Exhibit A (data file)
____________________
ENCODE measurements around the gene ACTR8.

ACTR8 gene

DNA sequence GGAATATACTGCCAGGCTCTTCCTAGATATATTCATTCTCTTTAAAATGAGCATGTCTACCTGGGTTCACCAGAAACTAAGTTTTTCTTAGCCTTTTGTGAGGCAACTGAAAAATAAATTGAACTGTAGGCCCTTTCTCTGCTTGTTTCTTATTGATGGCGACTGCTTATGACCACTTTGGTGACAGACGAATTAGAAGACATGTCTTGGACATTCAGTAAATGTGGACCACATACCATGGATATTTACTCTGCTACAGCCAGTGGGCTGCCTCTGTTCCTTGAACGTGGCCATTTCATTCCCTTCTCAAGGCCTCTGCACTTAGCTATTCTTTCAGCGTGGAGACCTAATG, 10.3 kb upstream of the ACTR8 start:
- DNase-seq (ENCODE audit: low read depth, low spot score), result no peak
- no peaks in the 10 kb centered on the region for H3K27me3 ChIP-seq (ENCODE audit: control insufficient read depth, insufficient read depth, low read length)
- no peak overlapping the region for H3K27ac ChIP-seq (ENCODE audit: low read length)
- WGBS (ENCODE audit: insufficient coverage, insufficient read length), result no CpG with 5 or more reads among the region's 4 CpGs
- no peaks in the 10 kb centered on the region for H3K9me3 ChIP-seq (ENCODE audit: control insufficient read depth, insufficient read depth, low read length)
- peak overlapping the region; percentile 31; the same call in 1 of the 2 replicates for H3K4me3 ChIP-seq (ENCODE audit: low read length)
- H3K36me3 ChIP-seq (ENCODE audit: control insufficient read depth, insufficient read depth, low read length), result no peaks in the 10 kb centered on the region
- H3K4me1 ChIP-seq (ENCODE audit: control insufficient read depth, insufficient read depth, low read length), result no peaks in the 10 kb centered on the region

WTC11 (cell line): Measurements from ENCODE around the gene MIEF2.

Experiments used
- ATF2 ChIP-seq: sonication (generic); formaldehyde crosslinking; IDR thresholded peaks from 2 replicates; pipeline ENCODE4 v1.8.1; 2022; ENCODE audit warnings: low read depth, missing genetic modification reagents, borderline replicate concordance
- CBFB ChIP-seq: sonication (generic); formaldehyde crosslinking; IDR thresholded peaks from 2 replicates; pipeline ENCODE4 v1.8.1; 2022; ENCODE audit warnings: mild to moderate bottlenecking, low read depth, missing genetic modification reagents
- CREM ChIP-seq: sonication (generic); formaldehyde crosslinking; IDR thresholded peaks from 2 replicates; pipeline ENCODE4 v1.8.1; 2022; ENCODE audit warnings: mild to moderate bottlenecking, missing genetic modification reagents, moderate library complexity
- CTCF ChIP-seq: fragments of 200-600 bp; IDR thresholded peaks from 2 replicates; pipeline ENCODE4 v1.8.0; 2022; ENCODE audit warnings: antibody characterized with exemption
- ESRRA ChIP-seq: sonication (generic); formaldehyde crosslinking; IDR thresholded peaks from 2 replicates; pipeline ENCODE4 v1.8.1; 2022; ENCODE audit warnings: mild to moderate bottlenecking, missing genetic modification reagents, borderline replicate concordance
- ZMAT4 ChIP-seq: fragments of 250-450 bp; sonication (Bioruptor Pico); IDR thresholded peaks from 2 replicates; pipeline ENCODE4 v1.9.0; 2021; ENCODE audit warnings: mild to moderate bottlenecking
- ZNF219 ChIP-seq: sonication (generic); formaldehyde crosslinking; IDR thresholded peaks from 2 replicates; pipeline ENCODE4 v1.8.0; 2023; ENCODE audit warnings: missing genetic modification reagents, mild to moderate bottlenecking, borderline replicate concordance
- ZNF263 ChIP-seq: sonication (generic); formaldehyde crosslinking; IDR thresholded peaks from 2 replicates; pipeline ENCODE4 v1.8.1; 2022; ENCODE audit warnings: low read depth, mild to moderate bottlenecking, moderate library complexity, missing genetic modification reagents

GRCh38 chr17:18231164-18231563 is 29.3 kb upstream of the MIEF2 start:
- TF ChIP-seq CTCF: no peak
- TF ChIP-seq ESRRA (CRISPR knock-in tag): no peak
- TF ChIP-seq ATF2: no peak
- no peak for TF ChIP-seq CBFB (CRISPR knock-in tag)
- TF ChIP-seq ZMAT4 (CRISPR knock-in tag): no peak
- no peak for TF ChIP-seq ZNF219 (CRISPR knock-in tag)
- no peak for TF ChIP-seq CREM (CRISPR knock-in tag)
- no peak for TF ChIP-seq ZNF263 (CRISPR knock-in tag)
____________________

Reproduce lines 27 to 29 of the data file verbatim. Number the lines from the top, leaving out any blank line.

- TF ChIP-seq ZMAT4 (CRISPR knock-in tag): no peak
- no peak for TF ChIP-seq ZNF219 (CRISPR knock-in tag)
- no peak for TF ChIP-seq CREM (CRISPR knock-in tag)